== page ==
This is creating pressure for the unbundling of the traditional universal financial services model, and disaggregating customer relationships, in direct contrast to banks’ objective to capture an ever-increasing share of the average wallet. Traditional banks run the risk of being left with the ownership only of manufacturing products.
Emerging innovations based on leveraging advanced algorithms and computing power are automating activities that were once highly manual, allowing cheaper, faster, and more scalable products and services. They are giving customers more visibility into products and more control over choices. Social media companies with a huge user base are moving into the financial sector, bringing new sources of capital and investment.
Customers are now interacting with financial institutions online, using social media to connect, communicate or complain. They do not have traditional customer loyalties and banks will be forced to rethink their interaction with this growing target segment.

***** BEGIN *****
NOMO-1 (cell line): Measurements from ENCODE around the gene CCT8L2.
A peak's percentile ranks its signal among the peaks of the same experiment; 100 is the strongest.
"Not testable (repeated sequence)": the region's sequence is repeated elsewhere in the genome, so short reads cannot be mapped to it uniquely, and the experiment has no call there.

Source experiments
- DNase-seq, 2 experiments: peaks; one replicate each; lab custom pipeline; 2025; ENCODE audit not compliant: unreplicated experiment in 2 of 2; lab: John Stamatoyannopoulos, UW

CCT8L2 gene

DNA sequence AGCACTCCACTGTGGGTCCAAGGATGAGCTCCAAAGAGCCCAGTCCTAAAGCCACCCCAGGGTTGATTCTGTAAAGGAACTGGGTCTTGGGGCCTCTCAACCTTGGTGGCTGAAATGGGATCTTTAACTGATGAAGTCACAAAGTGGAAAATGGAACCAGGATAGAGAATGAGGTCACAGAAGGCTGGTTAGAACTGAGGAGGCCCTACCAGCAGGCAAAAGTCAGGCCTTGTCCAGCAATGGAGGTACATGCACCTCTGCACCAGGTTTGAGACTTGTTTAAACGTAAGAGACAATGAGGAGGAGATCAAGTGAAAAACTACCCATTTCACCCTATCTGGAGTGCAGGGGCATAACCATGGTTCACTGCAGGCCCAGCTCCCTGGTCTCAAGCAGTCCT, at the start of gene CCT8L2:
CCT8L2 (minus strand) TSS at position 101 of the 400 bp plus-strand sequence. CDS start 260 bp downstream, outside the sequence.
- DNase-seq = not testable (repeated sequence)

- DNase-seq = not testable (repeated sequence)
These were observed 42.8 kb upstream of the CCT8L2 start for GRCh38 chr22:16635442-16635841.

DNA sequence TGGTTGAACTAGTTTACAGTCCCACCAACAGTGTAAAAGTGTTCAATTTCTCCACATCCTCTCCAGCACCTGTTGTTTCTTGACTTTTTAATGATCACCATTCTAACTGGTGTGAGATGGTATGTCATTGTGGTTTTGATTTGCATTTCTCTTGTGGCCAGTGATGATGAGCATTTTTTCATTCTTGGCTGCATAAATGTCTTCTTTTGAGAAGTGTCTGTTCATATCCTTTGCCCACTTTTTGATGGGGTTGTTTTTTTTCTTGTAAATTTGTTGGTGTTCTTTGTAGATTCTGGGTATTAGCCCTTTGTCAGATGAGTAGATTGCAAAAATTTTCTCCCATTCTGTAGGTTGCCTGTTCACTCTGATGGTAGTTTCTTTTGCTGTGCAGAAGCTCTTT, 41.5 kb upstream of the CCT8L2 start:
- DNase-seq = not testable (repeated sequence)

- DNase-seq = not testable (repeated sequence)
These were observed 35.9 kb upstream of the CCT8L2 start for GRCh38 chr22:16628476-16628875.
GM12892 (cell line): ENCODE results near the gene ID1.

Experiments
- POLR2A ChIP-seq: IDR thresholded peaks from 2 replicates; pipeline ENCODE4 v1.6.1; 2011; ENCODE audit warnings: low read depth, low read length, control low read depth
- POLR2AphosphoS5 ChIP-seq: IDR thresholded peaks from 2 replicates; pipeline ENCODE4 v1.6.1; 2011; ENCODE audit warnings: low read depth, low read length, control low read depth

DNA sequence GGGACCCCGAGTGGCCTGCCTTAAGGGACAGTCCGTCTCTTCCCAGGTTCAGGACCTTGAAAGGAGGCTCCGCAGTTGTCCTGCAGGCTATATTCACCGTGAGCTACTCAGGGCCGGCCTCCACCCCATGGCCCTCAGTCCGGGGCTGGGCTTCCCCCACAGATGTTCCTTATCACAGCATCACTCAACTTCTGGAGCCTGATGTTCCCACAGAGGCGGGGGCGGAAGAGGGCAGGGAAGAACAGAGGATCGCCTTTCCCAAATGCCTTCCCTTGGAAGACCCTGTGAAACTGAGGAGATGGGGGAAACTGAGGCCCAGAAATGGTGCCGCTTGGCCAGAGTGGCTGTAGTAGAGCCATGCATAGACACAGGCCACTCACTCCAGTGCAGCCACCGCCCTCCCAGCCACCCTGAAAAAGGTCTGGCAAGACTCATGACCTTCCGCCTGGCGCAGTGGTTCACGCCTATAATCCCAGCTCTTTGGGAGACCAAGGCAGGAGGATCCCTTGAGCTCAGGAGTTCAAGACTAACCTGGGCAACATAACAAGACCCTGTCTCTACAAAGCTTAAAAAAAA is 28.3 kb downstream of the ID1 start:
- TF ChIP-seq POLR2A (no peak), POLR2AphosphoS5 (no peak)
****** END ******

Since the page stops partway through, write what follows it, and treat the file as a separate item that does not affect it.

HBL has been spending heavily on upgrading internal systems as well as providing customers with new ways to interact with the bank, and we expect to be able to continue to provide reliable, low cost, and innovative solutions to customers throughout the banking spectrum.
An economic corridor
The China-Pakistan Economic Corridor (CPEC) is of huge significance to both countries not only in terms of its impact on the Sino-Pak polity but also through the multitude of economic benefits that it seeks to provide for both countries. The CPEC entails construction of textile garment parks, ventures in the energy sector, development of coal mining projects, construction of dams, installation of nuclear reactors, and creating a network of roads, railway lines and oil and gas pipelines.
Earlier in the year Pakistan signed agreements with China to secure investment for the CPEC, which would be to the tune of $46bn. There are around 51 agreements, out of which work on eight projects has commenced and the foundation stones of five have been laid. One obvious benefit of the CPEC is a reduction in unemployment, once the Gwadar Port is functional and once trade commences business activities in Pakistan will get a much needed boost.
It has also been reported that once the corridor is functional it would generate significant transit fees (estimated at approximately $70bn per annum) on Chinese cargo transported through CPEC on the Kashgar-Khunjrab-Gwadar route.